Maryland Department of Agriculture Awarded $527,000 Grant to Study Ways to Eliminate Phosphorus from Dairy Effluent
ANNAPOLIS, MD —The Maryland Department of Agriculture, working with several conservation partners, has been awarded a $527,166 Conservation Innovation Grant from the USDA’s Natural Resources Conservation Service to study ways to eliminate phosphorus from dairy effluent. The grant will address alternative management options for dairy farmers who may be impacted by Maryland’s new Phosphorus Management Tool regulations. The new regulations—which are being phased in over the next several years—will limit the amount of phosphorus that may be applied to crop fields based on the soil’s nutrient composition and the likelihood for runoff. If successful, the new technology could allow dairy producers to spread manure on their fields after the phosphorous has been removed.
“If we are successful, this innovative strategy will allow dairy producers to continue to use manure as a valuable soil amendment and fertilizer after the phosphorus has been removed,” said Secretary Joe Bartenfelder. “Maryland is committed to pursuing innovative new technologies that help farmers stay profitable while protecting local waterways and the Chesapeake Bay.”
The three-year study will be conducted on a working dairy operation in Carroll County. According to the Maryland Department of Health and Mental Hygiene there are approximately 436 dairy producers in Maryland. Many of those could benefit from this technology. Demonstrating the most cost-effective ways for farmers to comply with new environmental regulations is key to keeping Maryland agriculture viable while meeting the nutrient and sediment reduction goals outlined in the Bay’s Total Maximum Daily Load pollution reduction program.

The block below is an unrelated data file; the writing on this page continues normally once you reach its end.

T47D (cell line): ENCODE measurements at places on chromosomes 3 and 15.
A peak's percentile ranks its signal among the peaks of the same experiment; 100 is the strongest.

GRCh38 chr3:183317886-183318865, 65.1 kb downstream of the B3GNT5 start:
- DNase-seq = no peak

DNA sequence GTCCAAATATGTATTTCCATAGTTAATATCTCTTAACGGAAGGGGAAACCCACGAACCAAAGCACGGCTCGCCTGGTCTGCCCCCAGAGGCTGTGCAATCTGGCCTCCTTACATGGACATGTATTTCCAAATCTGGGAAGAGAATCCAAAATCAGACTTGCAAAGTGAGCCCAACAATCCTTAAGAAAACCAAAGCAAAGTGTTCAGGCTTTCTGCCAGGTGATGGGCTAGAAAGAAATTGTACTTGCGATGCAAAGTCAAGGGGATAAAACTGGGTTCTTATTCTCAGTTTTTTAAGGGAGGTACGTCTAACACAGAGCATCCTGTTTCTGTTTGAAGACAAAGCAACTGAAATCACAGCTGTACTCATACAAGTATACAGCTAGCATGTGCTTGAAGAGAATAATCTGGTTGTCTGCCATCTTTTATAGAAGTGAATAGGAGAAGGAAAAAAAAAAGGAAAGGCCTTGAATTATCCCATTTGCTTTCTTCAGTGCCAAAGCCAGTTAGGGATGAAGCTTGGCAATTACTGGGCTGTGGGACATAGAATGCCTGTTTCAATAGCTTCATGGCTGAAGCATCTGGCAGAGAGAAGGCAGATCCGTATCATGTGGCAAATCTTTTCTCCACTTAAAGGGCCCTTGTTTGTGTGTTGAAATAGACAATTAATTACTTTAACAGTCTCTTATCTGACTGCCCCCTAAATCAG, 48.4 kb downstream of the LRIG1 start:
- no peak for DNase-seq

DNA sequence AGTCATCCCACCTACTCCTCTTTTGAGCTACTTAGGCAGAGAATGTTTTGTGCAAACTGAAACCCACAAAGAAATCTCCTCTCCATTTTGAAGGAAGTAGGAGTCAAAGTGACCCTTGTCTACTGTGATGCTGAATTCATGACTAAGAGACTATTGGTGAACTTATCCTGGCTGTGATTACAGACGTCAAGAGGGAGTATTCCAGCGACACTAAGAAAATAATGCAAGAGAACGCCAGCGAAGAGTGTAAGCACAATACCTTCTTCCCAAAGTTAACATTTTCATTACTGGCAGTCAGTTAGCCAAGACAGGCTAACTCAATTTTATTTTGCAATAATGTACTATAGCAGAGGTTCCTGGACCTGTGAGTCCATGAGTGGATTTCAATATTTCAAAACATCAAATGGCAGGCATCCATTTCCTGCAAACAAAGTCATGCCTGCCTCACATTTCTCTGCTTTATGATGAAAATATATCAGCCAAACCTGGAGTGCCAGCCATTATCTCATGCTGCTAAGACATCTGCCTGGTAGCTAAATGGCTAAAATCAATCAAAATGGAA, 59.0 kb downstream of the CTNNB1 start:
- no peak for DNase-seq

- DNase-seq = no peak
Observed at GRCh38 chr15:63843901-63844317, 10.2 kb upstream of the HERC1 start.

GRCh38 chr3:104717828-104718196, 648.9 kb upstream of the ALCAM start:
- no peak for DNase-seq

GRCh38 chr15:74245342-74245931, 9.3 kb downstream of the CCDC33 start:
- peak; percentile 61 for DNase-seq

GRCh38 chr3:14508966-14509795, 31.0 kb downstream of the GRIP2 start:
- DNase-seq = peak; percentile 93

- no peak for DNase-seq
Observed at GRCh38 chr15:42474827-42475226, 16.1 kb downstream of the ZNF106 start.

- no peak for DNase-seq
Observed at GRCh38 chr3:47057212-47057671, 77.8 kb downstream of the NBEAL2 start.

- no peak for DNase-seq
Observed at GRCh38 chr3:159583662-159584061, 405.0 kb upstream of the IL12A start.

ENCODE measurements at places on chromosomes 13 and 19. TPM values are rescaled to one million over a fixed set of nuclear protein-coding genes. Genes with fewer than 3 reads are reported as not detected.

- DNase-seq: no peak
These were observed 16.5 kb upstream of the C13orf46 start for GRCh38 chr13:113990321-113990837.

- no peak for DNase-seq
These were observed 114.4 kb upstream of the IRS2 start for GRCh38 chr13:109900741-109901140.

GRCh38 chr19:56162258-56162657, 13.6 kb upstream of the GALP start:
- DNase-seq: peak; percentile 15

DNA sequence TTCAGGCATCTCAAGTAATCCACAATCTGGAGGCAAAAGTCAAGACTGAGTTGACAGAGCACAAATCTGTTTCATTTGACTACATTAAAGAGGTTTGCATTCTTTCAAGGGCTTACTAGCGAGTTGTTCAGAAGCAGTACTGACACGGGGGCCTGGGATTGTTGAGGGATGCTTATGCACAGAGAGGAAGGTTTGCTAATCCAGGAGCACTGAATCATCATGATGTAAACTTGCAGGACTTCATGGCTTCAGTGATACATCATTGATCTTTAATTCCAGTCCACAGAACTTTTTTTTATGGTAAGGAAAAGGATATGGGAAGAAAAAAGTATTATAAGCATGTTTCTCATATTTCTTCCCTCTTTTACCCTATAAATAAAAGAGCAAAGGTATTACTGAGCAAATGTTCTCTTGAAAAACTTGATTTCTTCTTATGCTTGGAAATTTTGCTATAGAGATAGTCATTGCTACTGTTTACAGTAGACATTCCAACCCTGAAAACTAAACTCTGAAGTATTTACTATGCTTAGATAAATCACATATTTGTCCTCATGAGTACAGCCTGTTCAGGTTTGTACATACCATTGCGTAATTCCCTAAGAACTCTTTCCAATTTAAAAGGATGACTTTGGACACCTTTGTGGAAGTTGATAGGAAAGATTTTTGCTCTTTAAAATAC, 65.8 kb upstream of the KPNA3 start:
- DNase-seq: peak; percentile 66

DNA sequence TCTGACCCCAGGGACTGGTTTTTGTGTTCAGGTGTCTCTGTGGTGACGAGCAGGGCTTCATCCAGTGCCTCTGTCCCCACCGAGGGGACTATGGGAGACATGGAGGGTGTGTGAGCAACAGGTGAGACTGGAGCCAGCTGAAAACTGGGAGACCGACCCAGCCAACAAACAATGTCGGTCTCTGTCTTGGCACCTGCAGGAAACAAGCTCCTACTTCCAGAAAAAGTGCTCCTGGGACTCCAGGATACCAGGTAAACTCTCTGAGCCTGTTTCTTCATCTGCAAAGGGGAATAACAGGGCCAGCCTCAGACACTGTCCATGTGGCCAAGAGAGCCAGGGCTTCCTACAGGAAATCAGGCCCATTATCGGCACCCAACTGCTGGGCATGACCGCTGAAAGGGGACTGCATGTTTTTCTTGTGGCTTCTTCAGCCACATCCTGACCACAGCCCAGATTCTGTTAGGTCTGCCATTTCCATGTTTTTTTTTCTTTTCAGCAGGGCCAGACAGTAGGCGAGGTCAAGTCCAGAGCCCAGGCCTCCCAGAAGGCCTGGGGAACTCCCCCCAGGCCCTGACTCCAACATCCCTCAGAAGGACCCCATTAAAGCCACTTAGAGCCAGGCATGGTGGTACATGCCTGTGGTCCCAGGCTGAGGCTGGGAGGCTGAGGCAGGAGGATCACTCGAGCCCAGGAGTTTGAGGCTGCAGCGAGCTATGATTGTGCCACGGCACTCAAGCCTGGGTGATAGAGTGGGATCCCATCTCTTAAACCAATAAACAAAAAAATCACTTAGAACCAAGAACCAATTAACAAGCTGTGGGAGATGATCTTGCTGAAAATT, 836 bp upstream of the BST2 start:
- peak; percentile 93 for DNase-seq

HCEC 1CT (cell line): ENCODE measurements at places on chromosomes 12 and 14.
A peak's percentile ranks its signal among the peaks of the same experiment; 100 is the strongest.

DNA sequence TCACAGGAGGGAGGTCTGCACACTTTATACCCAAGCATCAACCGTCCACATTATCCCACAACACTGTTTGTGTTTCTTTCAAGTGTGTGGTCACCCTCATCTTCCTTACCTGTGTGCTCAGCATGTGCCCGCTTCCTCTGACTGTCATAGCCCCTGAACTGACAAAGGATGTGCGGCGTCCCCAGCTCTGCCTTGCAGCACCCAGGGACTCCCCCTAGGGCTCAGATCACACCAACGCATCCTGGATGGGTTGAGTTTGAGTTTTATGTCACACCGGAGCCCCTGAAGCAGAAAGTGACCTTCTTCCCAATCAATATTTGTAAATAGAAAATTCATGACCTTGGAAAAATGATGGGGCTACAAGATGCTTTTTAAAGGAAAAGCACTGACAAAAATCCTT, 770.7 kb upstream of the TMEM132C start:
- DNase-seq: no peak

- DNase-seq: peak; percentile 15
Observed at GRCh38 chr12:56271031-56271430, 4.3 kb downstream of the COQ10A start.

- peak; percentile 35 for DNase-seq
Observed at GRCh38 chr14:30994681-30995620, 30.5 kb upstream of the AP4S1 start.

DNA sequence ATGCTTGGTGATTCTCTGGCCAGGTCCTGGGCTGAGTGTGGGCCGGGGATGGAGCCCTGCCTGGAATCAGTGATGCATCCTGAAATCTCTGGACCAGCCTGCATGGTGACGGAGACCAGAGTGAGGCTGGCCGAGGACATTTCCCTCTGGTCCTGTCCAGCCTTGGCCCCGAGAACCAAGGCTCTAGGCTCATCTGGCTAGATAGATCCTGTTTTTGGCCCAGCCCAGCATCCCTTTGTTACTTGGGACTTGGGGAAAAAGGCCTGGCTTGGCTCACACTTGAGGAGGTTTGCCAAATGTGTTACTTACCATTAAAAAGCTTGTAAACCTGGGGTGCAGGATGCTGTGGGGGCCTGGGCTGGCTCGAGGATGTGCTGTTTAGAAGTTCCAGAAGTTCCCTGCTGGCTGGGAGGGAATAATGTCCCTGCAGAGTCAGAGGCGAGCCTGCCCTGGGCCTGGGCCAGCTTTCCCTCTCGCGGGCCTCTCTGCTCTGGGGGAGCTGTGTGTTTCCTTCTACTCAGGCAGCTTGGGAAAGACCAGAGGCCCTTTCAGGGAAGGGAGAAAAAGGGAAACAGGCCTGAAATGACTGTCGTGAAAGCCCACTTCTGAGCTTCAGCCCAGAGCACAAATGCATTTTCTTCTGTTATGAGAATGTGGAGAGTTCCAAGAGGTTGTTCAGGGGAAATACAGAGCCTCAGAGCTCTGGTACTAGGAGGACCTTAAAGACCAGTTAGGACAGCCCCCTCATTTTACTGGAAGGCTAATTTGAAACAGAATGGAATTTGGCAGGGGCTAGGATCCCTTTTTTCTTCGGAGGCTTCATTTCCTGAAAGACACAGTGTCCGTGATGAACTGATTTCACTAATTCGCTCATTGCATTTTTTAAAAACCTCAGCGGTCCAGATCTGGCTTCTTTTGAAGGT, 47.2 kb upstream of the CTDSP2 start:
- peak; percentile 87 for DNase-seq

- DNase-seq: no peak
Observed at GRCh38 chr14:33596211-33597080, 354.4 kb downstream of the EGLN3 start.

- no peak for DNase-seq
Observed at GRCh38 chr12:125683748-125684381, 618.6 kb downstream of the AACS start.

The project will use solids separator equipment paired with Phosphorus Sorbing Material, a filter medium that is effective in removing phosphorus from nutrient-rich water.
“This technique has been under study for some time. We are excited to demonstrate the application of this technology with a local cooperator in Carroll County,” said Eric Hines, a conservationist with the Carroll Soil Conservation District.
The technique will need to be studied for a minimum of three years before the Maryland Department of Agriculture or the USDA Natural Resources Conservation Service would consider it a best management project, eligible for cost-share funding. Other grant partners include: USDA Agricultural Research Service, Oklahoma State University, the Carroll Soil Conservation District, and the Maryland office of the USDA’s Natural Resources Conservation Service.
Click here for more information on Innovative Animal Waste Technology grants.
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